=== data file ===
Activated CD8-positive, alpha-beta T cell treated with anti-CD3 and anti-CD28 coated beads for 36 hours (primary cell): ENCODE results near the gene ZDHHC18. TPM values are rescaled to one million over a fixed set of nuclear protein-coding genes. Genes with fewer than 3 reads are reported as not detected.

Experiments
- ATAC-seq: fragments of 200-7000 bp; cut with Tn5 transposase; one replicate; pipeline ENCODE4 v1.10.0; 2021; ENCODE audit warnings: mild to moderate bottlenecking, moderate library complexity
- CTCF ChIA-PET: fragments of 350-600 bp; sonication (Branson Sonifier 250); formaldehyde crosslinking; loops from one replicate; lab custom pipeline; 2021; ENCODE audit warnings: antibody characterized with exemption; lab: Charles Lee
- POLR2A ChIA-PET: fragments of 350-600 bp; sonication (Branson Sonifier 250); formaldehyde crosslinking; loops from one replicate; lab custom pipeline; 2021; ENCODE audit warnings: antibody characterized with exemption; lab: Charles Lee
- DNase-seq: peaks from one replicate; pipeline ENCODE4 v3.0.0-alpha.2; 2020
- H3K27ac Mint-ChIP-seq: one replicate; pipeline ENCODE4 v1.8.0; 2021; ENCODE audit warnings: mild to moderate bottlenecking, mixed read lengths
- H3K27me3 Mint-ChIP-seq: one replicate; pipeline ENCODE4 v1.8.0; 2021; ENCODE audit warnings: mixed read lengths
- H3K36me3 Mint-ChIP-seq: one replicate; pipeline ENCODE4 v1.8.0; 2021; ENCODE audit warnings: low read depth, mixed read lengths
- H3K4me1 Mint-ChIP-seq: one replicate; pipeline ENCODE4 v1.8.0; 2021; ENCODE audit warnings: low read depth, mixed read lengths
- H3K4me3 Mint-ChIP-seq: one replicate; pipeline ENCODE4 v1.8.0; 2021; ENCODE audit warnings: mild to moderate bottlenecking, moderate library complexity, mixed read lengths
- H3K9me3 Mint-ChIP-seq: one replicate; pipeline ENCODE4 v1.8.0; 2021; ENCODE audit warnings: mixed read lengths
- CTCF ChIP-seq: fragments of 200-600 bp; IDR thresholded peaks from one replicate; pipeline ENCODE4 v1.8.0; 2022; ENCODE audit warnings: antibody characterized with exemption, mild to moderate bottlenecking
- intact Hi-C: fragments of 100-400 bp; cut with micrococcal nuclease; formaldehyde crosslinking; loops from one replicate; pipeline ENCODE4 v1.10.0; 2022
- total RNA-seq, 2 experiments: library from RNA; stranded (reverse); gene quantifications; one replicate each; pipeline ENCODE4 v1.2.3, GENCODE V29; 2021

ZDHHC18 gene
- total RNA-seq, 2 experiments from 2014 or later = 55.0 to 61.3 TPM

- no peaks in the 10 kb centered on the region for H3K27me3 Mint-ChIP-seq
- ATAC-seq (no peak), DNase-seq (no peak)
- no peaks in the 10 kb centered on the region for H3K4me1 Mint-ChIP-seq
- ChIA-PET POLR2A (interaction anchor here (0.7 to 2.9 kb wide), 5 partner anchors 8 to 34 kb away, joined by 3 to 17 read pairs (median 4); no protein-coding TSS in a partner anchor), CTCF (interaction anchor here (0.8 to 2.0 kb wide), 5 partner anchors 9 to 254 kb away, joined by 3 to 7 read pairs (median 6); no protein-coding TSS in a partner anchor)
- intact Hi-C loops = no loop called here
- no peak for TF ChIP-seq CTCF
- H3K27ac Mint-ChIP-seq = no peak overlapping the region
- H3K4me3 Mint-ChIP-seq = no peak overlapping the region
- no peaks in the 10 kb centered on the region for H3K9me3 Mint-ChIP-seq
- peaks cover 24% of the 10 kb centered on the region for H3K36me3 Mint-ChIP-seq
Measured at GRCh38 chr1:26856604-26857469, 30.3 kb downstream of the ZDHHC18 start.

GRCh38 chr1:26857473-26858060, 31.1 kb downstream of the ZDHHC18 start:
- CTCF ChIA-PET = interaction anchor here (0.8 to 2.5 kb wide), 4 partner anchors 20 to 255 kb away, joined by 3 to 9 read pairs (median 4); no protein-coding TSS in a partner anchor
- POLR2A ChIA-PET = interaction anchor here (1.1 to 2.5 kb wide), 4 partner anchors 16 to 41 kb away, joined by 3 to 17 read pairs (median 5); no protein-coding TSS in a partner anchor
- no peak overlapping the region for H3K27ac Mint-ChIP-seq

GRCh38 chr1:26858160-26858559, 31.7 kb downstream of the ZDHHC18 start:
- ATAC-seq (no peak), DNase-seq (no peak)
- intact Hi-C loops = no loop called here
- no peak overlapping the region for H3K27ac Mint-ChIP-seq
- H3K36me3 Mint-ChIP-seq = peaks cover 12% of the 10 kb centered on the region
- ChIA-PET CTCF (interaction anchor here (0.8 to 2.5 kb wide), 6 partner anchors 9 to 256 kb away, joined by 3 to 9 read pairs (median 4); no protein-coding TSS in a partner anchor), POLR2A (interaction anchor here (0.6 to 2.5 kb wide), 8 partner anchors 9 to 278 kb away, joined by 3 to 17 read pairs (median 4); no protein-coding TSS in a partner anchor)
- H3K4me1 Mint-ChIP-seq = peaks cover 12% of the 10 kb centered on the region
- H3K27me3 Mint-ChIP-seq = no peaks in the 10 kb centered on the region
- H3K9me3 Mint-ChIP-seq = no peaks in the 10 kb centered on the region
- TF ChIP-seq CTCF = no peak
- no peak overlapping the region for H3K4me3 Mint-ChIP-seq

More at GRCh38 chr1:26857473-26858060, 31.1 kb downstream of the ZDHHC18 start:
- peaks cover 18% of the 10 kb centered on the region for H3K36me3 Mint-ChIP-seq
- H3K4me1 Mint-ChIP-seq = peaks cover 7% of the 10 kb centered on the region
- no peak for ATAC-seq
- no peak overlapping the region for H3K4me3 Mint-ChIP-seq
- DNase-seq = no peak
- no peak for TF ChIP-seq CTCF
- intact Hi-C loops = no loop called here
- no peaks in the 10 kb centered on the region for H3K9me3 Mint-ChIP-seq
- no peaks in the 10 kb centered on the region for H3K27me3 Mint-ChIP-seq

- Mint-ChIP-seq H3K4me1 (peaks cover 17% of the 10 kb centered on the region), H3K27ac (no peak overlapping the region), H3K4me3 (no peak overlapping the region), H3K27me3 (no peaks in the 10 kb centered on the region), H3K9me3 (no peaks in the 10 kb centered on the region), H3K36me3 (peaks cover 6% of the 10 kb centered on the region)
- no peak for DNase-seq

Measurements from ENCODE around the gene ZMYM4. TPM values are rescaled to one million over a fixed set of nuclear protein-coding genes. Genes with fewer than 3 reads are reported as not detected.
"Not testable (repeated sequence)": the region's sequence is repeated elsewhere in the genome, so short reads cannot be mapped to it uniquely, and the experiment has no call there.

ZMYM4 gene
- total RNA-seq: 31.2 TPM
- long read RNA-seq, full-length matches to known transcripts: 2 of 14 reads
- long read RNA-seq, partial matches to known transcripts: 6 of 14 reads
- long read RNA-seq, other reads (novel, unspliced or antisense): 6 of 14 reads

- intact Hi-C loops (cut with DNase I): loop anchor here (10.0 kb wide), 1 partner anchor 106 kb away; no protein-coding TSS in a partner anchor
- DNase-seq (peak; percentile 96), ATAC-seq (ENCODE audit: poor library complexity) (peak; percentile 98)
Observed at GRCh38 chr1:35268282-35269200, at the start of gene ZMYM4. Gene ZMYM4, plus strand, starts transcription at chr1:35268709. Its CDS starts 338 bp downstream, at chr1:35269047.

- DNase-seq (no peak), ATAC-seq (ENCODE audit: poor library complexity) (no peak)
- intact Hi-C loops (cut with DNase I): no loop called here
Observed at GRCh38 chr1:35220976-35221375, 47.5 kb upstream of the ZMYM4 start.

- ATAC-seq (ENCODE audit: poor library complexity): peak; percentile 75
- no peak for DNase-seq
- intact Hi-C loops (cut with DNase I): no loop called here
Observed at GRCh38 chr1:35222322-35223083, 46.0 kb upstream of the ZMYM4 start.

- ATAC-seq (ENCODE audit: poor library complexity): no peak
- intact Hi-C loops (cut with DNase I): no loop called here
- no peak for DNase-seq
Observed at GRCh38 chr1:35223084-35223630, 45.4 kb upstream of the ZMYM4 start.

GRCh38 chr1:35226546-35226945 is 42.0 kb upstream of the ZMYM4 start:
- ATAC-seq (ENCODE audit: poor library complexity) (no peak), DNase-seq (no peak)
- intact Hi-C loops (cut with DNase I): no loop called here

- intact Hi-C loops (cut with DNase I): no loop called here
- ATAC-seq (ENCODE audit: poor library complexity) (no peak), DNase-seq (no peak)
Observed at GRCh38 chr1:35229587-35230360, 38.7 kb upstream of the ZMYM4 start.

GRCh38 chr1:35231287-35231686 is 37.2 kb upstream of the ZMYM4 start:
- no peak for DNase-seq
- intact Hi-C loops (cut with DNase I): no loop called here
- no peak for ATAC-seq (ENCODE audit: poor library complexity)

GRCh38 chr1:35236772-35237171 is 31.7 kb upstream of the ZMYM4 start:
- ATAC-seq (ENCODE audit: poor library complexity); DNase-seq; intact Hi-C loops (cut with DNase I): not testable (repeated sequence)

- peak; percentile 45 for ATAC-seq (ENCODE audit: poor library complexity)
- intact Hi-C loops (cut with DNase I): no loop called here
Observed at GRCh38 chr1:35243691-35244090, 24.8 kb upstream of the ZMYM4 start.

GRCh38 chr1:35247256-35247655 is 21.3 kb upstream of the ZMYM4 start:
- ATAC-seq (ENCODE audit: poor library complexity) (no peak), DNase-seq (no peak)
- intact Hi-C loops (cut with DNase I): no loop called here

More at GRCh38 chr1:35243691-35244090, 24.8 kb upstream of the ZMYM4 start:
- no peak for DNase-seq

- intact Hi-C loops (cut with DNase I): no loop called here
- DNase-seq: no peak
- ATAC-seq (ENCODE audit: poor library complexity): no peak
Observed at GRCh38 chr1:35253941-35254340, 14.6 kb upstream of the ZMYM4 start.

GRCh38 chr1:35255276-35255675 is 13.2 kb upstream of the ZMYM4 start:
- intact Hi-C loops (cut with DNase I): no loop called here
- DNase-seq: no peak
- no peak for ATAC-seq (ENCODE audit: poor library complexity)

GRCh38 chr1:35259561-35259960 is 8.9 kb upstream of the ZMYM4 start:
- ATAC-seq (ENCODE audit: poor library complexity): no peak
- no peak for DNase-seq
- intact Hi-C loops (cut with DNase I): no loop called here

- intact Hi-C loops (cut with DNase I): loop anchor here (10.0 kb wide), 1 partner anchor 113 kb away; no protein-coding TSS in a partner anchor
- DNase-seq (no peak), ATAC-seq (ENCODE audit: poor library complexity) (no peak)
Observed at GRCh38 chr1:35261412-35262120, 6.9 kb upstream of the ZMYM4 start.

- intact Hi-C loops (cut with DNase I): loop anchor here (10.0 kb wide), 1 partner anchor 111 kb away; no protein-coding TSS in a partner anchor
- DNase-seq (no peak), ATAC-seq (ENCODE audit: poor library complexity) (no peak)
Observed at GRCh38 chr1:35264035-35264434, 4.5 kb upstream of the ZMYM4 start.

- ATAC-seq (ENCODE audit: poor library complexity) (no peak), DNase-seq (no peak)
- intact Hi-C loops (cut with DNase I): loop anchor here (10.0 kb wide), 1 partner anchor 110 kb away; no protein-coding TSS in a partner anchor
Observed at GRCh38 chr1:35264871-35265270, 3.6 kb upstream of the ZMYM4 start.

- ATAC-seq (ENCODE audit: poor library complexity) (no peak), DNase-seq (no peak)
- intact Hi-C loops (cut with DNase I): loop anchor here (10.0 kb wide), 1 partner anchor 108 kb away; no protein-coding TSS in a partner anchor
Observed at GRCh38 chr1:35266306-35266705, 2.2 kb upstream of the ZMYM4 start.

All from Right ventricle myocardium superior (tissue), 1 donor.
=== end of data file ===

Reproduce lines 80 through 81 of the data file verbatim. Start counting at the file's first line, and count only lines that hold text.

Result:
- intact Hi-C loops (cut with DNase I): no loop called here
- ATAC-seq (ENCODE audit: poor library complexity) (no peak), DNase-seq (no peak)